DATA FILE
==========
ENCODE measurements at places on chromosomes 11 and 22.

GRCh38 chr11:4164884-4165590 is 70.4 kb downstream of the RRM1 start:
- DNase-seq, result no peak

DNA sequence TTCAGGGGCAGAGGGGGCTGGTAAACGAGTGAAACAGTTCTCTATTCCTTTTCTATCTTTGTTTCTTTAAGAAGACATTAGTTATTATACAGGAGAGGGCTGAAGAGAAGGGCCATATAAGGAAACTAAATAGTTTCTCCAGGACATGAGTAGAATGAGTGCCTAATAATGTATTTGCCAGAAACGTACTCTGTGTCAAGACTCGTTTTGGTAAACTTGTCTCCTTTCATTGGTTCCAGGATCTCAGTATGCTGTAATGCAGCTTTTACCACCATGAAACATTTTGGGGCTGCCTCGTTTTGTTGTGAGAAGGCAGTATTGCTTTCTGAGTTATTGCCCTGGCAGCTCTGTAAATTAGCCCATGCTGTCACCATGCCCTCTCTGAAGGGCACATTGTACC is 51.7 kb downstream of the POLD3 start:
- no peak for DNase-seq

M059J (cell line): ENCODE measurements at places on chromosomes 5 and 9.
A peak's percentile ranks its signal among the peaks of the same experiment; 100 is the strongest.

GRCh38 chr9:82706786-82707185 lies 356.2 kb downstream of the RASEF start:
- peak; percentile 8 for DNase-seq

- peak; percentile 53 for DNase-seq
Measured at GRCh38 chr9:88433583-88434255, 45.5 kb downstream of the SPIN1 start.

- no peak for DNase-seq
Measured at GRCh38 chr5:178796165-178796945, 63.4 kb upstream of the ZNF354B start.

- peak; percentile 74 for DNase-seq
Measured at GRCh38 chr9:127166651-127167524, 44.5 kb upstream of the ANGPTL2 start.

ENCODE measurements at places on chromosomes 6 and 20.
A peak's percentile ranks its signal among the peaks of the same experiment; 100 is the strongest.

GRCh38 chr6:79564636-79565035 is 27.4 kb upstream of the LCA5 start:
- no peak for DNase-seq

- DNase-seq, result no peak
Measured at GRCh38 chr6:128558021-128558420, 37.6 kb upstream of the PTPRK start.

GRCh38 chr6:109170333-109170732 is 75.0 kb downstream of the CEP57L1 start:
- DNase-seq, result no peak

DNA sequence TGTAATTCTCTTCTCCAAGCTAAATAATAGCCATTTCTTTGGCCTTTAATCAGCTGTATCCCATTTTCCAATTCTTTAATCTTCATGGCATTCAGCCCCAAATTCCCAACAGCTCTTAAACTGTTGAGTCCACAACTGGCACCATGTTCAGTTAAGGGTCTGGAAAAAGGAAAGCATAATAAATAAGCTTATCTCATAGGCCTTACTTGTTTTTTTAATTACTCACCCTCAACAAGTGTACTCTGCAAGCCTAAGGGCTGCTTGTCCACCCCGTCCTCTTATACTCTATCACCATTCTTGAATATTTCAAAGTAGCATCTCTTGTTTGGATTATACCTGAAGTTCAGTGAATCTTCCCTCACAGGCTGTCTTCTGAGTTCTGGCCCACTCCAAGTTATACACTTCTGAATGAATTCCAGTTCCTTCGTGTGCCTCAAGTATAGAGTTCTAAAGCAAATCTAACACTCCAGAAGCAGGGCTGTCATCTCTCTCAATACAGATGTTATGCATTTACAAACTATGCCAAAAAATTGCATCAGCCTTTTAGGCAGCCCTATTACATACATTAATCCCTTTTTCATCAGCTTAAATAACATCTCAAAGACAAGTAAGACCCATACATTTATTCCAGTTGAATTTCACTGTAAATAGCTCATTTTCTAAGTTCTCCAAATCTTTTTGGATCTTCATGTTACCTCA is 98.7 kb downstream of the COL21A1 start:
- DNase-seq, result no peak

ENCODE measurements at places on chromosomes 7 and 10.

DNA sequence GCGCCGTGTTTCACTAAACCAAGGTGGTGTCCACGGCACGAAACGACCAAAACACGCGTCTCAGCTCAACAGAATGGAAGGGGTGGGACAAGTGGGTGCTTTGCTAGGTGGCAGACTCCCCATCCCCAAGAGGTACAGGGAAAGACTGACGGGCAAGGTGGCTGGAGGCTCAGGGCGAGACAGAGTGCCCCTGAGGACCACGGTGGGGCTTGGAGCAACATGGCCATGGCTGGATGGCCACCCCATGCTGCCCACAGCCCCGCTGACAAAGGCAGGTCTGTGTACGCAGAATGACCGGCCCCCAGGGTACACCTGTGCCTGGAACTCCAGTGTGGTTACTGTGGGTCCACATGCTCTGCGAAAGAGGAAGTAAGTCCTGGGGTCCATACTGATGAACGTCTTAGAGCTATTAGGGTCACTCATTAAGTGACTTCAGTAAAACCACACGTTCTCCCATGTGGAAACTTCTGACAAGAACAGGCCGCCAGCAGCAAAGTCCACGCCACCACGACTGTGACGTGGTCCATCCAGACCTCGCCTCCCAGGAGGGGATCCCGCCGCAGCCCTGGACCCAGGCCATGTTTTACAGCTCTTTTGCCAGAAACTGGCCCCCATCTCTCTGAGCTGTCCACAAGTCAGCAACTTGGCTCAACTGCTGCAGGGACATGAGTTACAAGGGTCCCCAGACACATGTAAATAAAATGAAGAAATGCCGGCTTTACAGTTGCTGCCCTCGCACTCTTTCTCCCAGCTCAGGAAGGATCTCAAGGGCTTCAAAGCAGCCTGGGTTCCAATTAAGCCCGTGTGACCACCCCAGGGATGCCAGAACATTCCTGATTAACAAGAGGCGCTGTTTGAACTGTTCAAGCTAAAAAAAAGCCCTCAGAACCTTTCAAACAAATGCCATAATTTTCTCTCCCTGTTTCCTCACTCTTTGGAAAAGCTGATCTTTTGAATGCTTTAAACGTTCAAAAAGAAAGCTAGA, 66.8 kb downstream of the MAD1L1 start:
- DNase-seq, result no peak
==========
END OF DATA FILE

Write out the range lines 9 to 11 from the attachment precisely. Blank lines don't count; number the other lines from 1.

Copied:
- peak; percentile 8 for DNase-seq

- peak; percentile 53 for DNase-seq
Measured at GRCh38 chr9:88433583-88434255, 45.5 kb downstream of the SPIN1 start.